At NexGen, a roving woodworking technology event running Oct. 5-7 at several sites in North Carolina (taking place at CR Onsrud, Biesse America, Delmac, Costa & Grissom Machinery, Holzma and Stiles) runs through today. During the open house in its Charlotte headquarters, Biesse America debuted its newest CNC router - the Klever 15 with 5x10-foot bed.
(A 4x8-foot model is also said to be in the works.)
The Klever (projected to sell at a lower price point) features a vacuum bed split into replaceable modules - if one is damaged a new one can be dropped in. Vacuum nozzle cartridges that may get damaged during cutting and routing can also be replaced.
At its Gastonia, NC location, Holzma, which has grown in its mission to integrate technologies sold by Stiles Machinery, showed three work cell modules during NexGen: for high volume case goods production, for architectural projects, and one-operator set-ups for closets or flat-panel production.
The high-volume production work cell fits in a relatively compact 29x98-foot space (2,842 square feet), a configuration that lends itself to lean production - since steps between work functions are minimized. The integration of the production machinery to operator functions is driven by Stiles iConnect software, which tells workers when all parts of a project have been cut, and prioritizes work.
iConnect relies on a "forced completion" approach, says Bill Pitt, VP and GM of the Holzma U.S. unit. This optimizes material handling by not overwhelming the work cell with too much output from various points along the manufacturing chain.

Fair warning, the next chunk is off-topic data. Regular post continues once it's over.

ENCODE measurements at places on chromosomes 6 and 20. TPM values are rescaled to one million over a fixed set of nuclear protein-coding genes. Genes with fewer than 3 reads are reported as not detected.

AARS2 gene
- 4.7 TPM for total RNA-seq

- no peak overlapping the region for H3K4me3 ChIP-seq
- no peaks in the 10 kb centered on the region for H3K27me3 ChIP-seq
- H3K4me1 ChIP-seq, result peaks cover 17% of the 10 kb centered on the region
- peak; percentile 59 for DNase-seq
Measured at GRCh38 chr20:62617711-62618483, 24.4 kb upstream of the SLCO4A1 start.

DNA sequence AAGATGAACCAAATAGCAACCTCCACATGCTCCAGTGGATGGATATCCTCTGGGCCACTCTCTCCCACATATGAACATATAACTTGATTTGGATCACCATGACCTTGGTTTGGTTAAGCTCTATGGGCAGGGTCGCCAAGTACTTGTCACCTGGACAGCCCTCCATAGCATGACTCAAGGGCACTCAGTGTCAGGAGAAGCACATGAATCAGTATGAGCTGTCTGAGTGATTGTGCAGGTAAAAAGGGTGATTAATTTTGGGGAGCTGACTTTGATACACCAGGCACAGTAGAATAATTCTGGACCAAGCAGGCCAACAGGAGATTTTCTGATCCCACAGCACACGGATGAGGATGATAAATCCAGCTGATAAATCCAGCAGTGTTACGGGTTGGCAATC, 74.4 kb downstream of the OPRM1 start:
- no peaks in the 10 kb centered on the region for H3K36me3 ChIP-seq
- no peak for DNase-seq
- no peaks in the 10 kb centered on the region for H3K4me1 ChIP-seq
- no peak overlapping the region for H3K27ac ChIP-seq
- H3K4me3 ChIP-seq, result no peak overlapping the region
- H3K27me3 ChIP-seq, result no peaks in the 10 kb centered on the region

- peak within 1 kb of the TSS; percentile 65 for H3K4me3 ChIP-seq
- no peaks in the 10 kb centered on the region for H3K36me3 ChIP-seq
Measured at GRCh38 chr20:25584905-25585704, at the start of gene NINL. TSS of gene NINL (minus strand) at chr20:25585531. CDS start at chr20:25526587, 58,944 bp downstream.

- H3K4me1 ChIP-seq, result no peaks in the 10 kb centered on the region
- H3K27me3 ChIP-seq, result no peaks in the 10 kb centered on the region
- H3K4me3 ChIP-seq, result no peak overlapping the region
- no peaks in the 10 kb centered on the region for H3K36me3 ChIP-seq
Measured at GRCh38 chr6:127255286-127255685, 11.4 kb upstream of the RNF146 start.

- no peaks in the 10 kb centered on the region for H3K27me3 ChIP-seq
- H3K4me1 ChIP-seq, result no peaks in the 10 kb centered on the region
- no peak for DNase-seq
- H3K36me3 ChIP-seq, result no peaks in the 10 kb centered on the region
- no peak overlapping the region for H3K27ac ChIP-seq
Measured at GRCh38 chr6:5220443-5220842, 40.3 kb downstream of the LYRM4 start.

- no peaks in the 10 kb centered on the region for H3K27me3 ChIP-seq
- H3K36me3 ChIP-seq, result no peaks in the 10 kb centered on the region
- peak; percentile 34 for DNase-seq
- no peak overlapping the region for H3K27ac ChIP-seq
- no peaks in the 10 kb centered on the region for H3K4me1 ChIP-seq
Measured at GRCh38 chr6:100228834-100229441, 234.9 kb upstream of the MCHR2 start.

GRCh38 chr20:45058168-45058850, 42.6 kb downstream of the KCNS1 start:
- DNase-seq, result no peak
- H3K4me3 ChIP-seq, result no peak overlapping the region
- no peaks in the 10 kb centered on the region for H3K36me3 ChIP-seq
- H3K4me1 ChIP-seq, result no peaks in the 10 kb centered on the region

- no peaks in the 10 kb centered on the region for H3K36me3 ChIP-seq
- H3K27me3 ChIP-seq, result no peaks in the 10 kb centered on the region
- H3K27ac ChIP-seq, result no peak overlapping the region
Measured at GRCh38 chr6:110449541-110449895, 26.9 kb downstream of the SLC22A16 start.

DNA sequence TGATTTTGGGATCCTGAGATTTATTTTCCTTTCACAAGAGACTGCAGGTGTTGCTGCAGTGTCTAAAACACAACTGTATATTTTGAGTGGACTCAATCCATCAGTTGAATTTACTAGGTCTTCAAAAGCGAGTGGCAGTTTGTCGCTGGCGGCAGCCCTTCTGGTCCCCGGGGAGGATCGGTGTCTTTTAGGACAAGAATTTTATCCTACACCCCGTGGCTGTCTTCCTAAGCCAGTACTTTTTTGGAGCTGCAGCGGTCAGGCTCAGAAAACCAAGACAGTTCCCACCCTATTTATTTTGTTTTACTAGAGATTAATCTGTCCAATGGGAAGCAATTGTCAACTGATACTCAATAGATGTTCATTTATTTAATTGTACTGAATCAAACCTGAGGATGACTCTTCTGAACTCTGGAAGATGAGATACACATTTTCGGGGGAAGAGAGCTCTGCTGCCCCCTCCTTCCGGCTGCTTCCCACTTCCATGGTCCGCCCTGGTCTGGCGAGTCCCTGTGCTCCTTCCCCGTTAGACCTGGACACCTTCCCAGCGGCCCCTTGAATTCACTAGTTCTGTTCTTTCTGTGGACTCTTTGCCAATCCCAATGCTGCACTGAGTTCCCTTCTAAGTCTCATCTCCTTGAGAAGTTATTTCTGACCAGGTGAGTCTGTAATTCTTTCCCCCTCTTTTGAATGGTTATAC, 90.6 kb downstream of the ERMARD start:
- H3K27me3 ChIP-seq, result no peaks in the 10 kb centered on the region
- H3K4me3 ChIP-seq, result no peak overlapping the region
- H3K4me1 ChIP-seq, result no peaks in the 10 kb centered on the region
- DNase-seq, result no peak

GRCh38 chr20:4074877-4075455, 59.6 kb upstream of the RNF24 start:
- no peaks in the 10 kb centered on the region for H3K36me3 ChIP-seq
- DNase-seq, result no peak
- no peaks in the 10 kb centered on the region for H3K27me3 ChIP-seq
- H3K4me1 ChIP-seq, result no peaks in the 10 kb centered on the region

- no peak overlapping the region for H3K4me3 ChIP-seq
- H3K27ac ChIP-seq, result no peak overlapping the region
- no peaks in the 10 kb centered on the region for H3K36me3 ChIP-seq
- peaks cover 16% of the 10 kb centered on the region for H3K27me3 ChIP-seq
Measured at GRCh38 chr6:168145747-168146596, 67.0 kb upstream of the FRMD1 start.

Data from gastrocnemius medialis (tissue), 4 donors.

The high volume case goods cell at Holzma is built around a profiLine HPL 380 panel sizing saw, a KAL 200 edgebander, Weeke ABD 150 drill and dowel unit, a Weeke BHX 500 high speed CNC machine center and Ligmatech MPH 400 Optimat clamping press. The automated saw is integrated to a barcode label printer that also affixes scannable labels to components.
The full integrated production work cell package also generates RFID tags, which manage logistics and inventory of finished goods - very important for projects such as mass high-rise cabinet installations, or drop-ship to multiple retail outlets.
A custom work cell for architectural millwork applications, with panel saw and other equipment, measured under 1,400 square feet (31x45-foot). “People forget that a fast speed on a router is a slow speed on a saw,” says Pitt. In this cell a panel saw was performing kerfing to create bendable boards for such uses as a curved reception desk. “This three machine system can handle a lot of product,” noted Pitt, referring to the saw, edgebander and router.
Another single-operator work cell, smaller still with Brandt edgebander, Holzma panel saw, and Weeke BHX 050 Optimat, is intended for closet and simple flat-panel production.
Next stops on the NexGen fall 2010 circuit are C.R. Onsrud, Delmac, Stiles and Costa & Grissom, to be covered in the next installment.
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